Andersen opened the set with an a cappella bass solo, built on layers of loops created largely con arco, that led to the title track from his 1997 album Hyperborean, a larger affair with two saxophonists, keyboards, drummer and string quartet. Still, the core melody was easy to find, as Vinaccia and Smith entered. Beyond the clear freedom that was at work in how the trio approached the music, there were specific signs of how any member of the group could push the music into a different place as Andersen changed the song's tonal center during Smith's extended solo.

"Bluesy"—also a highlight of the trio's 2014 Stavanger date—changed the pace with some free-wheeling funk where, including plenty of stops and starts, Vinaccia and Andersen, in particular, seemed joined at the hip. Smith's clean and pure altissimo was put to the test at the end of the song, where he ended by soaring into the stratosphere...even further than on Mira's original take.

The trio dug even further back than Hyperborean for the atmospheric "Venice," a song first heard on 1988's Aero (ECM) from Masqualero, the quartet/quintet co-led by Andersen and Jon Christensen that featured early ECM appearances by now-famous artists including saxophonist Tore Brunborg, trumpeter Nils Petter Molvaer and keyboardist Jon Balke (though Balke collaborated with Andersen even earlier on Clouds in My Head). The lyrical title track to Mira—named after the red star that, according to Andersen in his intro, "looks different every time, so is perfect for jazz"—was a gentle ballad that, nevertheless, ebbed and flowed into moments of greater dynamics, driven by Vinaccia's punctuations and shifting rhythmic undercurrents. While there were other pieces that displayed each member's virtuosity more overtly, the trio's ability to play with attention to space, detail and nuance made "Mira" a highlight of the set.

Smith plays soprano in addition to the tenor saxophone he brought to the Ottawa gig, but it was nowhere to be found—likely the result of increasingly difficult restrictions that have made it even more difficult for musicians to travel by air. Still, he did manage to bring his wood flute along for "Raijin," a tune that managed to join primal rhythms together with folkloric elements that link the traditional musics of Norway and Scotland. Beginning alone, Smith's breathy staccato stops created tension that was released as he reentered with longer phrases. When Andersen and Vinaccia entered, the trio's ability to move from a whisper to a roar was particularly evident, with Vinaccia using a second, higher-tuned snare, as well as a variety of implements with which to hit his kit, ranging from traditional sticks to conventional brushes...but also, at times, actual brooms cut off close to the brushes, which he was able to use to evoke deeper, more resonant textures from his toms.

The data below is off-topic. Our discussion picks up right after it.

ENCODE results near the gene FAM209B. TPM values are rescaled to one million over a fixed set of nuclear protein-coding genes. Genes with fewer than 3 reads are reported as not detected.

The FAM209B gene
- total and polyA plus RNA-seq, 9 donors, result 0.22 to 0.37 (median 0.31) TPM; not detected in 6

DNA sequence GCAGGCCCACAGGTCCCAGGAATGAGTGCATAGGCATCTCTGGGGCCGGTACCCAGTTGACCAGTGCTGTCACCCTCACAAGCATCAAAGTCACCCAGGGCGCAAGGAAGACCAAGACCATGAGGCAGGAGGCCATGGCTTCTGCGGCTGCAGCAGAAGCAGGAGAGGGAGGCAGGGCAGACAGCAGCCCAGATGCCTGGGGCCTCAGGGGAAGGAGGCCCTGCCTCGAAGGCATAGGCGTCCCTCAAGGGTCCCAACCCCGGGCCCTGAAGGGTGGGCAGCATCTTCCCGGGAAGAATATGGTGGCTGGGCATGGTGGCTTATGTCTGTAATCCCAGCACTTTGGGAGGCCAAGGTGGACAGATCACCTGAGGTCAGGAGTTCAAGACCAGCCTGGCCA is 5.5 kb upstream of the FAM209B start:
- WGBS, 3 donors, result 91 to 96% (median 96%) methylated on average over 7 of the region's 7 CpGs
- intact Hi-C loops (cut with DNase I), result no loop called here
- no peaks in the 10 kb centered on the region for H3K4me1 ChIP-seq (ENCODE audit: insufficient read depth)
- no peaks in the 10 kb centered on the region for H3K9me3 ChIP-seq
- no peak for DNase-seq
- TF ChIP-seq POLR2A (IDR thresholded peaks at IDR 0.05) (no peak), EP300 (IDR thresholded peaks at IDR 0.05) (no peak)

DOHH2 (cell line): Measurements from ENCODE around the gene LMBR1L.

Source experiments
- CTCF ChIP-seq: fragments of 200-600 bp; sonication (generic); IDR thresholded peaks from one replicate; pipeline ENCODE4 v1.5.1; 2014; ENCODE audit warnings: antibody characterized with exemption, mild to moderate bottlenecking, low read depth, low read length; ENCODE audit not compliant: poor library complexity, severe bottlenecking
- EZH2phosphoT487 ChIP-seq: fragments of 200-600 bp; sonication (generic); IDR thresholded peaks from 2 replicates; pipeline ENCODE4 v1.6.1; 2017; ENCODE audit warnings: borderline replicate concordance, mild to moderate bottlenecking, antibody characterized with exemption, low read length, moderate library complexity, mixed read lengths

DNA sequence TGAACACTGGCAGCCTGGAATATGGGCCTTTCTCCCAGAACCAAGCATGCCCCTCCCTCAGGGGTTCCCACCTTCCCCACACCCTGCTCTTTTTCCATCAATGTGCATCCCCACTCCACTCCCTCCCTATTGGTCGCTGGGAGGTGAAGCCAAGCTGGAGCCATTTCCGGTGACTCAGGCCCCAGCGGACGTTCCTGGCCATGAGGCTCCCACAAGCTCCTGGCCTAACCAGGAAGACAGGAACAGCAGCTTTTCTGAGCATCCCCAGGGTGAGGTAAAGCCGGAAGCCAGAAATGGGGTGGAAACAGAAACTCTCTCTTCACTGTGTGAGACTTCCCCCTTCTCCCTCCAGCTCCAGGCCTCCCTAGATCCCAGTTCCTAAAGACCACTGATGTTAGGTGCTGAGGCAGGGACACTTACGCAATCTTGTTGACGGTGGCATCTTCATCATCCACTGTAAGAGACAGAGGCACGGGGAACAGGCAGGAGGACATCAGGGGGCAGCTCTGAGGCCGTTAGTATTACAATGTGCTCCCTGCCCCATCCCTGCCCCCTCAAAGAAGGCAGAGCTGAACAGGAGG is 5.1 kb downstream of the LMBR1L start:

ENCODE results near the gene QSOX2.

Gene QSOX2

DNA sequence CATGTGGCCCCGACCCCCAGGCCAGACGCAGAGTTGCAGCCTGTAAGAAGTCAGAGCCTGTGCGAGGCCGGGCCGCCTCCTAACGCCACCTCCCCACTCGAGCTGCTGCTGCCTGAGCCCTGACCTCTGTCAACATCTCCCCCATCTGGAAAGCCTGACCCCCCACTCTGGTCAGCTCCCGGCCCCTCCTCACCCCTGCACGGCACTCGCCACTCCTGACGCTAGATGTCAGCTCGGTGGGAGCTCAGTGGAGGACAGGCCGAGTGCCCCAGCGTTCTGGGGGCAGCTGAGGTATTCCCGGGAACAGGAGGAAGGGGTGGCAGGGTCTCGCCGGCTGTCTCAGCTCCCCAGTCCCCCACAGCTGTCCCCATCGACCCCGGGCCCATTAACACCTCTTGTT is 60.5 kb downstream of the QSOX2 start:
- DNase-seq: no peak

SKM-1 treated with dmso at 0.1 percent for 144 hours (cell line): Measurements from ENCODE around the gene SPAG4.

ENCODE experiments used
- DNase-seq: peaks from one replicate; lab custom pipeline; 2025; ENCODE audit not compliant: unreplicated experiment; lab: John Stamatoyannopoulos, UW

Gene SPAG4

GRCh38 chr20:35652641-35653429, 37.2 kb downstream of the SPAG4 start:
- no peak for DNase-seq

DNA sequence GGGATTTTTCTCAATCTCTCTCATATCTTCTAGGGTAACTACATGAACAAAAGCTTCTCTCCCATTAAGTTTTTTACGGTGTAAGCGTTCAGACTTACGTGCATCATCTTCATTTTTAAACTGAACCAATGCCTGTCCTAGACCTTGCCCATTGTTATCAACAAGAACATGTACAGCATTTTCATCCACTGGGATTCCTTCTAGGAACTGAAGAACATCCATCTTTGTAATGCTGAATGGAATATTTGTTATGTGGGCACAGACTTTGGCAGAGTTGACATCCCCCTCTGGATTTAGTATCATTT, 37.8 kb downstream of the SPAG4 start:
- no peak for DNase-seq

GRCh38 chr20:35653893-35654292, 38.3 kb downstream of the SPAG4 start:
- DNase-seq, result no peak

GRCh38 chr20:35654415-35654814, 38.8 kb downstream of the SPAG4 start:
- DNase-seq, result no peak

By the end of the set there was no doubt that the trio would be asked to return for an encore, and perhaps no better choice could be made than Burt Bacharach's evergreen "Alfie"—like Live at Belleville's inclusion of Duke Ellington's "Prelude to a Kiss," included as a nod to the fact that, while the music that this trio largely plays is considerably distanced from what's considered the American jazz tradition, it is absolutely capable of it. Certainly the trio's own material—which, at times, was played rubato, other times with surprisingly visceral funk and, still other times, developed into unexpectedly swinging passages—also made clear that "the tradition" is part of its collective DNA. But equally, as this superlative show demonstrated in spades, Andersen, Smith and Vinaccia made clear that there is more than one to approach jazz—especially when the context is as unfettered as was their performance, where the sound of surprise was a given and reckless abandon an undercurrent to this exceptional—and structurally strong—musical triangle.

Claudia Quintet
Discovery Series
National Arts Centre Back Stage
June 29, 2016

While cultural and stylistic cross-pollination in music seems de rigueur these days, there are few groups on the scene as difficult to pigeonhole as The Claudia Quintet. Formed over fifteen years ago by drummer/composer John Hollenbeck, Claudia Quintet is, indeed, an enigmatic group. Is it jazz? Well, yes, there is a strong improvisational component (both individually and collectively). Is it contemporary composition/new music? Without a doubt, as the influences that drive the group range from Charlie Parker and Wayne Shorter to György Ligeti. Is it progressive rock? Well, certainly a sizeable fan base in that community seems to think so, despite there being little of the traditional elements of that genre...beyond the group's tendency towards complex composition.